Louis Chenevert has always been the kind of man to go the extra mile to get the job done right. As an entrepreneur, he looks at the world in a way that allows him to see opportunity where others may only see a difficulty. He was born in Montreal, Quebec and ended up going to the University of Montreal’s HEC Montreal Business School where he earned his degree in production management. After graduating, he picked up work with General Motors at St. Therese, Quebec and was put into the position of overseeing the company’s assembly line in Montreal.
In the works for a while – interesting read: https://t.co/ZIU8n9b9Qa
— Louis Chenevert (@louis_chenevert) June 11, 2018
Louis Chenevert ended up working with the company for 14 years before deciding to move on to work in another industry. He chose to work in the aerospace industry and was quickly hired by Pratt & Whitney Canada, which is a unit within the company known as United Technologies Corporation (UTC). Chenevert worked for Pratt & Whitney for years before UTC began to take notice of him. Due to his ability to cut down on manufacturing costs and his work by creating the geared turbofan GTF engine, UTC had been desiring to hire him on. Chenevert eventually became the president of Pratt & Whitney, but then UTC hired him to work for its company.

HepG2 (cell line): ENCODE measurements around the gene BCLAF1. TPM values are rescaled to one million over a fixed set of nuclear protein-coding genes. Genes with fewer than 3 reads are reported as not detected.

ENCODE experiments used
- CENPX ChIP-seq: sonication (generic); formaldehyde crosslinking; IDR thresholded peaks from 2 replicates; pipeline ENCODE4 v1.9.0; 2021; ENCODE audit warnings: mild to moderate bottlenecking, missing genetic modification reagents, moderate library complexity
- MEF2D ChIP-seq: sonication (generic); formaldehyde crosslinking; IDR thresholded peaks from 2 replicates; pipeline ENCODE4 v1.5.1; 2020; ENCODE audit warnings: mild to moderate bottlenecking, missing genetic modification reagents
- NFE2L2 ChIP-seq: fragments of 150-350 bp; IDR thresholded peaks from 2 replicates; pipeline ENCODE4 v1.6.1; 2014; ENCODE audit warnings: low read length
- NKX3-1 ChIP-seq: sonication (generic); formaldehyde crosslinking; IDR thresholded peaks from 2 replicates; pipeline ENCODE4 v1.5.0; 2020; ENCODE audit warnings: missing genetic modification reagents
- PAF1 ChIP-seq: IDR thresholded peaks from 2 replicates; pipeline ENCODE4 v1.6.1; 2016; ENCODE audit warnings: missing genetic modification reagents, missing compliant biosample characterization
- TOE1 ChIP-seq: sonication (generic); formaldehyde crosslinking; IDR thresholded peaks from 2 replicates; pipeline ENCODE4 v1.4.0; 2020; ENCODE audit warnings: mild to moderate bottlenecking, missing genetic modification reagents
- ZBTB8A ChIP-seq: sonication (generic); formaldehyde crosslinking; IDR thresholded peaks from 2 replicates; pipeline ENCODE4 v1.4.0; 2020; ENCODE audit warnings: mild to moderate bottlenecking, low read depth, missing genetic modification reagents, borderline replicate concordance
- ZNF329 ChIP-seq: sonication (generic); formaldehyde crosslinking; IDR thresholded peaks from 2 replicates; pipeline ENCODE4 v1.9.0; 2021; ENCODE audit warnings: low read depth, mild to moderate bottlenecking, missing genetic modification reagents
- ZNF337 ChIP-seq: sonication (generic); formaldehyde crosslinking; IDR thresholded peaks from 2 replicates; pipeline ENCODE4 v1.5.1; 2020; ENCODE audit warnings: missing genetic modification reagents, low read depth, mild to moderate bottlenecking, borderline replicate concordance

Louis Chenevert got to work right away for UTC and suggested that the company should heavily invest in the GTF engine. He knew that the engine would be a huge breakthrough in the aviation industry and was correct. UTC did invest billions of dollars into the development and design of the engine, and this paid off big for the company. When completed, the GTF engine cut down on fuel consumption by 16%, had a 20% improved fuel burn, took 30% fewer parts to make, cut down on noise by 50%, and reduced emissions by 50%. This was a huge step at the time, and the GTF engine is still used, to this day, in hundreds of airplanes. Louis Chenevert is now retired as the CEO and chairman of UTC, but his contributions to the company will never be forgotten.